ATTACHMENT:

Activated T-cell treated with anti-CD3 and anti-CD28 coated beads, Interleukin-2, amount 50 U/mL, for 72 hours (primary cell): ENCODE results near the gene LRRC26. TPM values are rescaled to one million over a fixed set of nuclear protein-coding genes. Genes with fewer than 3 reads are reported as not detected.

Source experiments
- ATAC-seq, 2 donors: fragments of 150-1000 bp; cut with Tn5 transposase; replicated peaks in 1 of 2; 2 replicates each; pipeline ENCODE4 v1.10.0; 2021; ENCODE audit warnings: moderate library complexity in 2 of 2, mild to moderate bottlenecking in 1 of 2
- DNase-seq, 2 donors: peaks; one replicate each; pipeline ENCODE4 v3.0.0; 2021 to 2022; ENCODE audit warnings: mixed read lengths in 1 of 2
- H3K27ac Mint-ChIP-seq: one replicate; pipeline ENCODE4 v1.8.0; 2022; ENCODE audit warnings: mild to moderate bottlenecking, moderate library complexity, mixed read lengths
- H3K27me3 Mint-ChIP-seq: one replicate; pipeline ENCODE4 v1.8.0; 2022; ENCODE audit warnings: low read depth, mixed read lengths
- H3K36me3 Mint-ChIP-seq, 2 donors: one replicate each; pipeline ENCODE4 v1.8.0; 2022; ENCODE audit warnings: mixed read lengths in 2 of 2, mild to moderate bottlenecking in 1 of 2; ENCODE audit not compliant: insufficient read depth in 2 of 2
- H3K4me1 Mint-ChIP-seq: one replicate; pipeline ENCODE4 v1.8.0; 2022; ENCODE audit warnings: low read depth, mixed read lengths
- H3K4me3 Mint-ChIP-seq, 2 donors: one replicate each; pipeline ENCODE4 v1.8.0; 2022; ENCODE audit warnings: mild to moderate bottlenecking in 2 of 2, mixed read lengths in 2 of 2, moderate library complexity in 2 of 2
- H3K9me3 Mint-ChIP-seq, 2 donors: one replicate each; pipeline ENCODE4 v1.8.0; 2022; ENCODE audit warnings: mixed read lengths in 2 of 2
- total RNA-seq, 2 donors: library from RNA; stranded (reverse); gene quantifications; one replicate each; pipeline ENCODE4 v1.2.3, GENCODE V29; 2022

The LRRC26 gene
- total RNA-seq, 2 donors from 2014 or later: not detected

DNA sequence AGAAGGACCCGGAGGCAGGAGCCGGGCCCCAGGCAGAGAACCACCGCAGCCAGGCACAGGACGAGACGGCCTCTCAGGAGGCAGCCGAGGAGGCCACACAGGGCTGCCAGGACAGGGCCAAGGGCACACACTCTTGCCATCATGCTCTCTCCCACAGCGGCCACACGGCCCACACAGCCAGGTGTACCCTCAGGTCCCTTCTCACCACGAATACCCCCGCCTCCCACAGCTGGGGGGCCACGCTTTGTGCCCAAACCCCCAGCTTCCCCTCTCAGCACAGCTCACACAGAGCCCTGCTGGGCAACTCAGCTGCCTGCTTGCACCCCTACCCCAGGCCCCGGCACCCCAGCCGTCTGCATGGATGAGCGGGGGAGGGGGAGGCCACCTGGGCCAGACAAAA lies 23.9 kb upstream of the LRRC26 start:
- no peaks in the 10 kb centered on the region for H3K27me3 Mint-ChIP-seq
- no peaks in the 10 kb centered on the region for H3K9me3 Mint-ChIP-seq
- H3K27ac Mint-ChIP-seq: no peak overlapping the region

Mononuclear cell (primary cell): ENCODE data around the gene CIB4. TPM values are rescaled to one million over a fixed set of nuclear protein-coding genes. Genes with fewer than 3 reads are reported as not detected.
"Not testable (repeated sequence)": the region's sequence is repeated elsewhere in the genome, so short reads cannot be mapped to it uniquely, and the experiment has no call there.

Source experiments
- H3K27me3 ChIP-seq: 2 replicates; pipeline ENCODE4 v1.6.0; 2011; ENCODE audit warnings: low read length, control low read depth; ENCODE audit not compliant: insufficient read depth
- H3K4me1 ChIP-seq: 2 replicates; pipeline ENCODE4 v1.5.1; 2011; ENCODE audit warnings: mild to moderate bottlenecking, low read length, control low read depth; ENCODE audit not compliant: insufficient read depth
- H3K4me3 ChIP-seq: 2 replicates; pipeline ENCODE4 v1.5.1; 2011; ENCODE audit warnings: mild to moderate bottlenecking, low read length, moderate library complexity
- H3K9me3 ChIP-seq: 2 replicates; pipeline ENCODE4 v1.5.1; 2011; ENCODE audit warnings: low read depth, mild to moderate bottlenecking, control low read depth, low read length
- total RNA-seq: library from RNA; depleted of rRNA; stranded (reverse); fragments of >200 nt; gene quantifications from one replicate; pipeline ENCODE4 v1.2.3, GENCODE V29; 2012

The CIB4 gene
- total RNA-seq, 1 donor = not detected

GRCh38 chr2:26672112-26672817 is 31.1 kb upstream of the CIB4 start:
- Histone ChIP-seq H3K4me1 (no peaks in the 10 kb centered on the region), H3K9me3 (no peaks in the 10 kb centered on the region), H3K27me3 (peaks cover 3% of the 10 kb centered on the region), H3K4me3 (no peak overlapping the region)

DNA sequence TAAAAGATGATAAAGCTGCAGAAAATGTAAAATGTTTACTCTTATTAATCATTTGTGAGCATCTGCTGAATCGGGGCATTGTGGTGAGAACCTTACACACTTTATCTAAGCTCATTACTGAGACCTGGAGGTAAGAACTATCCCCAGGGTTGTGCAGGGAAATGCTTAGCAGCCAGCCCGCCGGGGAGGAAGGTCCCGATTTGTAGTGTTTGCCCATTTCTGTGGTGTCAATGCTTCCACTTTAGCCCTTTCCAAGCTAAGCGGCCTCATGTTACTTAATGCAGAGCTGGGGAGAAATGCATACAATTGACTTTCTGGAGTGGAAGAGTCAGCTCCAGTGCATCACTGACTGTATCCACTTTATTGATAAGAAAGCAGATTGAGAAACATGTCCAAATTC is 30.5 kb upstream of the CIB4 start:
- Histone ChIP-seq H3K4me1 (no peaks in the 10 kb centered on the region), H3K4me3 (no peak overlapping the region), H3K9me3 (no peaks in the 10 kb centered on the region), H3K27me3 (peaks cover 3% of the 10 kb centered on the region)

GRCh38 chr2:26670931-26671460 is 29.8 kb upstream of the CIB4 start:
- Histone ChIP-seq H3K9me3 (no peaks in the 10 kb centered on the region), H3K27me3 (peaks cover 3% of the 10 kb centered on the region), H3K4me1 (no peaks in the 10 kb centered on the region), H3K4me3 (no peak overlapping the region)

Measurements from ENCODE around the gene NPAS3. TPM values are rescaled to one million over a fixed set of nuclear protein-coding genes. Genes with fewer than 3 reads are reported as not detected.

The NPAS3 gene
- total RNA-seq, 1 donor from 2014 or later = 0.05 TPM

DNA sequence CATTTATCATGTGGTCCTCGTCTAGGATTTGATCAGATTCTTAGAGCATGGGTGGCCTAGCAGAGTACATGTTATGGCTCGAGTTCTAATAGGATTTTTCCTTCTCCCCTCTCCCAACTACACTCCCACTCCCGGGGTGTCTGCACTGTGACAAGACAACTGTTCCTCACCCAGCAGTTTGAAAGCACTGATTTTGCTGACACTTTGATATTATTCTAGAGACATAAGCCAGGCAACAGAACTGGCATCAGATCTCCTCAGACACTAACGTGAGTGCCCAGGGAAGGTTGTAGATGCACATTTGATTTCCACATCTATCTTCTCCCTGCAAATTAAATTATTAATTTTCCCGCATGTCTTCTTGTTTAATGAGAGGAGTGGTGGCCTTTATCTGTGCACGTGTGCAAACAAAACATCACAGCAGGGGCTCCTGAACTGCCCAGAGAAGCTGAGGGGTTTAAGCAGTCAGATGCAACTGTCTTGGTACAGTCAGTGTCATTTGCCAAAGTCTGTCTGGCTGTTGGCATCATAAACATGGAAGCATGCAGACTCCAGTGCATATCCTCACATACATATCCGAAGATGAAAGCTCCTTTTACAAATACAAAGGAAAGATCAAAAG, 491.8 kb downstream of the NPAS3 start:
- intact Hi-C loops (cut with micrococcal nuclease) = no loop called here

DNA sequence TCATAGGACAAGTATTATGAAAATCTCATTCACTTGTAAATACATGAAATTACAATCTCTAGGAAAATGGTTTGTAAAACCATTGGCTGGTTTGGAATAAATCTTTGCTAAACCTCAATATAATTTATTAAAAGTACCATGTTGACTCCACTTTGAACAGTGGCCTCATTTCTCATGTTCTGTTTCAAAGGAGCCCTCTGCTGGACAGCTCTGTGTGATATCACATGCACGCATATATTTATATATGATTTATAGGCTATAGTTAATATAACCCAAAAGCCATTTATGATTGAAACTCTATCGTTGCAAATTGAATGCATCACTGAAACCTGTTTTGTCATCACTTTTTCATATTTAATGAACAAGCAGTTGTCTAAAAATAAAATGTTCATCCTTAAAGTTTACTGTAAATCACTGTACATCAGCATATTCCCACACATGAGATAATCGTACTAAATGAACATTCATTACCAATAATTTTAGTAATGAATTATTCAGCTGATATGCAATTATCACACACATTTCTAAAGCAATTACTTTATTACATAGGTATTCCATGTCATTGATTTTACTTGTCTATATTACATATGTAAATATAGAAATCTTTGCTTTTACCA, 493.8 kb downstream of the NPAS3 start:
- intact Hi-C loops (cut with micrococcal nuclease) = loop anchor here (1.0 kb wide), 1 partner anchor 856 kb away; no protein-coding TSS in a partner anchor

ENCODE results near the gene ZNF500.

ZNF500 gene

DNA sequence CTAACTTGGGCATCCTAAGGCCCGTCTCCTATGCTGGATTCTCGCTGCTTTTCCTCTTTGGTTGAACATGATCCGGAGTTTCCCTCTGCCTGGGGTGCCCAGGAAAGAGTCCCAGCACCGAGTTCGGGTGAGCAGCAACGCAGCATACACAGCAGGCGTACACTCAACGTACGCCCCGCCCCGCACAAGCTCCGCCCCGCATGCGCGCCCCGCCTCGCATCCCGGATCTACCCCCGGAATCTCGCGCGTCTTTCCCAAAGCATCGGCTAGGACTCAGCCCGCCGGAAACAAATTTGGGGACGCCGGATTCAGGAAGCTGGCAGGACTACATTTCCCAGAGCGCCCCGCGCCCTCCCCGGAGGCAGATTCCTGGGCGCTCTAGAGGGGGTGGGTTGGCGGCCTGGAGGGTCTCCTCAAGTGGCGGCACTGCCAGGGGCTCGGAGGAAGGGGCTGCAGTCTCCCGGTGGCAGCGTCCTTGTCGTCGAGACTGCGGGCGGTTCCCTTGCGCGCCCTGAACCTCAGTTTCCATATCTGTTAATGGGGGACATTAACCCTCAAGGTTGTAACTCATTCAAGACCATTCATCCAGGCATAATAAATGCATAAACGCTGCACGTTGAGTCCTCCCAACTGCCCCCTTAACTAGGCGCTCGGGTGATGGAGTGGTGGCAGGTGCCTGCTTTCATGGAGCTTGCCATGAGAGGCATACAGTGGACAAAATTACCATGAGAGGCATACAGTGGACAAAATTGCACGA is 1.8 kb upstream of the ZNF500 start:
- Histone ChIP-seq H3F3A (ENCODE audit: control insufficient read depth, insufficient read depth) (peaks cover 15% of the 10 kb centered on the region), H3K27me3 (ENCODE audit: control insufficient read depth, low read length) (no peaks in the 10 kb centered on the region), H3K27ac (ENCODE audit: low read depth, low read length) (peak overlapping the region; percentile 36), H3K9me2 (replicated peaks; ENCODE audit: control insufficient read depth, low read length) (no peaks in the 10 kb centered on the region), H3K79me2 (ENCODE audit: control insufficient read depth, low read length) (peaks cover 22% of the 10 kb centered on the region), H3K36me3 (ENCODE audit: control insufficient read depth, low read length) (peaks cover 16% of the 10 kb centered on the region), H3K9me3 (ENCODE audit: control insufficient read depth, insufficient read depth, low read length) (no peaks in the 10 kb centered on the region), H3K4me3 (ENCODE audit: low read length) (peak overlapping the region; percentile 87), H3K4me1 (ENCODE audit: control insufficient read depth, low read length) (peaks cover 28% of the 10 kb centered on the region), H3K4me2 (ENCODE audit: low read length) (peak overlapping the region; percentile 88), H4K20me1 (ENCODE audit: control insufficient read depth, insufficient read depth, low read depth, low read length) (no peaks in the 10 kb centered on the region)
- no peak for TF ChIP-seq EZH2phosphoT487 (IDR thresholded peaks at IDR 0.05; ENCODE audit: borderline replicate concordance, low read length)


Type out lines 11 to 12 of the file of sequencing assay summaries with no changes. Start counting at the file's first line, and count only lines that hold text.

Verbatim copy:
- total RNA-seq, 2 donors: library from RNA; stranded (reverse); gene quantifications; one replicate each; pipeline ENCODE4 v1.2.3, GENCODE V29; 2022

The LRRC26 gene